There’s nothing that ever happened as big as what the little things mount up to as the years go by. Having words with each other or trying not to and that’s worse, and this done and that undone. Oh, it’s a mountain!

It’s a mountain alright, but one we often can’t even see.

I thought this was a good bit because it made me feel – almost like an ouch! – at first, and then it allowed me to think. I thought this is good writing,  good because it makes connections and makes me both nod acknowledgement and think about some  bits of real experience. It’s real.

In my Shared Reading group I’d want to stop here, and  get some conversation going about what the big things seem to be –  getting married or not, the day your first child is born, gaining or losing a job –  and then share our thoughts on the reality of the long stretch of  life, also a big thing, but much harder, perhaps because it is so big, to see.

 

The Buried Life: A Bolt Shot Back

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Small, intensely scented Viburnum flowers, spicing the garden air

I’ve been reading Matthew Arnold’s poem, ‘The Buried Life’ here for the past while. Find the whole poem here.

I’m in this long central section – I read it aloud to get myself into the water this morning:

But often, in the world’s most crowded streets,
But often, in the din of strife,
There rises an unspeakable desire
After the knowledge of our buried life;
A thirst to spend our fire and restless force
In tracking out our true, original course;
A longing to inquire
Into the mystery of this heart which beats
So wild, so deep in us—to know
Whence our lives come and where they go.
And many a man in his own breast then delves,
But deep enough, alas! none ever mines.
And we have been on many thousand lines,
And we have shown, on each, spirit and power;
But hardly have we, for one little hour,
Been on our own line, have we been ourselves—
Hardly had skill to utter one of all
The nameless feelings that course through our breast,
But they course on for ever unexpress’d.
And long we try in vain to speak and act
Our hidden self, and what we say and do
Is eloquent, is well—but ‘t is not true!

As I read I  think – I’ve missed some lines – did I notice, last week, ‘unspeakable desire’? Did I notice ‘tracking our true, original course’? And above all, did I notice, key lines for the whole poem,

A longing to inquire
Into the mystery of this heart which beats
So wild, so deep in us
I don’t think so! I was rushing to get to the many thousand lines, to these lines,
But hardly have we, for one little hour,
Been on our own line, have we been ourselves—

which seem to me the wellspring of the poem. The disjunction between the nameless feelings, the sense of ‘something’ under our day-to-day selves, ‘something’ almost impossible to get at, get into words, know in consciousness, and our  top selves, the brainy bit that goes around thinking rationally and processing direct experience, that’s where this poem finds itself, reaching after knowing, failing, reaching again.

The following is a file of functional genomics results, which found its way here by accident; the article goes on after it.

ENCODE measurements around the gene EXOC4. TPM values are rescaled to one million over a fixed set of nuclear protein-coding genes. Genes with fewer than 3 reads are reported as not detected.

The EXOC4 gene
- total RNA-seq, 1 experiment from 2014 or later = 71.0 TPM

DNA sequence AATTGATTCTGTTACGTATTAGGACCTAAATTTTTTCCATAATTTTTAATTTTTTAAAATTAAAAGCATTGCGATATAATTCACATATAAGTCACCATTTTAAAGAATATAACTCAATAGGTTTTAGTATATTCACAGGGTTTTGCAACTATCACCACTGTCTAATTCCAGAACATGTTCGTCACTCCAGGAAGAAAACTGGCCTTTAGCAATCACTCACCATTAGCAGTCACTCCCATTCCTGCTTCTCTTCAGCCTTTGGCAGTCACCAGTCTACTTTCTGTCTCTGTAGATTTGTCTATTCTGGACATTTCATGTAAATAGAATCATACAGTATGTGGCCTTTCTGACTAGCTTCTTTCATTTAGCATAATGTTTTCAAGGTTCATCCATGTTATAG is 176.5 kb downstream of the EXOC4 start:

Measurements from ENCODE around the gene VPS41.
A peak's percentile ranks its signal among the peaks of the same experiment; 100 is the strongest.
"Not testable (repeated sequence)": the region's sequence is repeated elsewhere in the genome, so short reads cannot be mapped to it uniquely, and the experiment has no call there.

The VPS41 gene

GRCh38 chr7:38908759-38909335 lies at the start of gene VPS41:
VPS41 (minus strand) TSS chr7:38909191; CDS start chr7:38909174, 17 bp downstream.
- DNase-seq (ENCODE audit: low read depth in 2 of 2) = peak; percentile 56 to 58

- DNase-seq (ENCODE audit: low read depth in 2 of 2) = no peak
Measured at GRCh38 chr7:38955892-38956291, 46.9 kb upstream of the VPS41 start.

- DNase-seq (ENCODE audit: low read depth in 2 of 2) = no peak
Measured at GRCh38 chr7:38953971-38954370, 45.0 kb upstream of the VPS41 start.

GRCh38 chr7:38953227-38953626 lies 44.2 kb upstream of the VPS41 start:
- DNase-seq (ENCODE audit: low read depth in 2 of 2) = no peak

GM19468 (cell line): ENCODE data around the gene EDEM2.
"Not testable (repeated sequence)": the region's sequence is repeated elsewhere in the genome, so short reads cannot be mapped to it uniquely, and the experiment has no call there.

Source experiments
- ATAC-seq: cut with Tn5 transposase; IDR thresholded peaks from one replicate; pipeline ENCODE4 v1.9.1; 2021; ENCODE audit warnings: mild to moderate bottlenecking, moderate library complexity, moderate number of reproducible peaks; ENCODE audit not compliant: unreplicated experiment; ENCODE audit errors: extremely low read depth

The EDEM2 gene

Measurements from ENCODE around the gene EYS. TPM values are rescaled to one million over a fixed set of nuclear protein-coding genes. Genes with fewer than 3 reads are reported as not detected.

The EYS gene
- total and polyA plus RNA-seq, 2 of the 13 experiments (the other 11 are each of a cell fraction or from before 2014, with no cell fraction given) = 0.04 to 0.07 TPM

Hardly had skill to utter one of all
The nameless feelings that course through our breast,
But they course on for ever unexpress’d.
And long we try in vain to speak and act
Our hidden self, and what we say and do
Is eloquent, is well—but ‘t is not true!

And even a poet is reduced to not being able to get at this area of being – I see Matthew Arnold uses the word ‘skill’ to try to  pinpoint what you’d need to do it, but later the word ‘eloquent’ is a throwaway – eloquence, poetry won’t necessarily do it.

This is useful as a reminder to me – I don’t always feel what Matthew Arnold describes feeling but I do recognise the disjunct. I don’t mind so much not being able to put that buried life into words, though I think I did mind when I was younger, was always writing, getting stuff down  in notebooks as if knowing or trying to know what I felt was of key importance. Now I am just glad to feel it. And I do feel it.

Yesterday for the first time  in a few weekends I spent some time in the garden, mowing the lawn, taking some cuttings, looking hopelessly at the ivy problem. As I got the lawn mower out of the shed (stupid, irritating, difficult process, needs a rethink)  and put it down on the grass I had a  shot of intense pleasure, the sunlight, the grass, the scent, the quiet of the garden all pleased me. My being in the garden pleased me, and I thought of what someone had said to me earlier in the week about football being good for his mental health. I thought ‘gardening is good for my mental health’ and it is because I get this delight, this joy.  Though ‘delight’, ‘joy’ won’t quite do.

myrtle 1.JPG
Myrtle berries, tremendous harvest

There was the Myrtle bush, completely drenched in its  jet ovoid berries.  What can I do with them? I looked up  Uses of Myrtle and found that they are used in bridal bouquets in England, and for roasting meat in Sicily. They gave me a massive jolt of pleasure, the cornucopia of them, and I took cuttings for the Secret Garden at Calderstones, where, one day, weddings will be held.

myrtle 2.JPG
In summer, Myrtle has tiny, frothy, white scented flowers, ideal for a bridal bouquet, in Autumn these amazing black-jewel berries, which you can dry and they become like peppercorns (let’s see what happens). The leaves are evergreen.

I didn’t talk, or write, I just felt it. And that was good. And that is more or less what happens to Matthew Arnold, through love,  in the poem;